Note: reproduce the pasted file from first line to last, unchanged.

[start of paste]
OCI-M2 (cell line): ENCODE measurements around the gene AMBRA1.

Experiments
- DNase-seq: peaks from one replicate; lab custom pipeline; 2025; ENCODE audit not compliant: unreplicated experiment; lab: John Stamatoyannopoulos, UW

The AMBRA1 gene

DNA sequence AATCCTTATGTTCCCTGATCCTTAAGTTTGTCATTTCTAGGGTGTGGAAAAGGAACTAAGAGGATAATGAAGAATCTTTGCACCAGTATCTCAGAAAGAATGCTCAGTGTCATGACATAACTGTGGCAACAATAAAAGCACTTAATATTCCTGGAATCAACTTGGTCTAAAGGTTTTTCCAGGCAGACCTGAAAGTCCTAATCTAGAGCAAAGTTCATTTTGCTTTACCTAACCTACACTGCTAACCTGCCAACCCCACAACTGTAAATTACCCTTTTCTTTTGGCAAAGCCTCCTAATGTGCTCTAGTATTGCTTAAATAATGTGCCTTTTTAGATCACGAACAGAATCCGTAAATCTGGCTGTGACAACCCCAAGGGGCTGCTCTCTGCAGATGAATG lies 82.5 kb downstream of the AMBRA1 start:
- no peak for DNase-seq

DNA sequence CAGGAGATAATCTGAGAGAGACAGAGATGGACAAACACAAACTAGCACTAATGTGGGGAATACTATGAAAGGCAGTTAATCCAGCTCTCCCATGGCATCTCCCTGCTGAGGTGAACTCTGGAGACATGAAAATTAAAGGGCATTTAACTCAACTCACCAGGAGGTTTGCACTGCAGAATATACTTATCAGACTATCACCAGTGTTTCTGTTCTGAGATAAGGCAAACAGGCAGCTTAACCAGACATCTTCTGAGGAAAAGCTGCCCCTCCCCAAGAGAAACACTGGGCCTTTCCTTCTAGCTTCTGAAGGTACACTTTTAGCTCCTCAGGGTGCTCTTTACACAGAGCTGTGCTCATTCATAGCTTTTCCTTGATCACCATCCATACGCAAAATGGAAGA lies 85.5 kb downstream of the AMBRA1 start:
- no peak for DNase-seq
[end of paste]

OCI-M2 (cell line): ENCODE measurements around the gene AMBRA1.

Experiments
- DNase-seq: peaks from one replicate; lab custom pipeline; 2025; ENCODE audit not compliant: unreplicated experiment; lab: John Stamatoyannopoulos, UW

The AMBRA1 gene

DNA sequence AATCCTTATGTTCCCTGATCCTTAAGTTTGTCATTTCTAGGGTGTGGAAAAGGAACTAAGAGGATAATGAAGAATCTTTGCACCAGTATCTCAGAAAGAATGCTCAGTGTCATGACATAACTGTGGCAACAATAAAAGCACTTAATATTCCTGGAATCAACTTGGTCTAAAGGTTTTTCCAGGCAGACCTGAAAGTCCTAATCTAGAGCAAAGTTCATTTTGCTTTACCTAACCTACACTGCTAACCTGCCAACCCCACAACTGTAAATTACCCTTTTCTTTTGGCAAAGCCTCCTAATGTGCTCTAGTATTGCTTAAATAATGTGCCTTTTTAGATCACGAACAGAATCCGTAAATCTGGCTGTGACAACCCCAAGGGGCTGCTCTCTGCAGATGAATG lies 82.5 kb downstream of the AMBRA1 start:
- no peak for DNase-seq

DNA sequence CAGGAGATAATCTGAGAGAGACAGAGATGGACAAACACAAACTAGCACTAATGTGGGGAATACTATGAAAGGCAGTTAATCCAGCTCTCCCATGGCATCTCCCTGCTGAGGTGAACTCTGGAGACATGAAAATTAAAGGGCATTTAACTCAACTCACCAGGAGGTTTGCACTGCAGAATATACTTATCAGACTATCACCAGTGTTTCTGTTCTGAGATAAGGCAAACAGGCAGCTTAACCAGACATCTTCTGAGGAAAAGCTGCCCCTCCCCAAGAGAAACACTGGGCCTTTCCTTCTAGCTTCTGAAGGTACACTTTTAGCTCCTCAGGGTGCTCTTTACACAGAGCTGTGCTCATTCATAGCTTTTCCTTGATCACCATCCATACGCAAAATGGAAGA lies 85.5 kb downstream of the AMBRA1 start:
- no peak for DNase-seq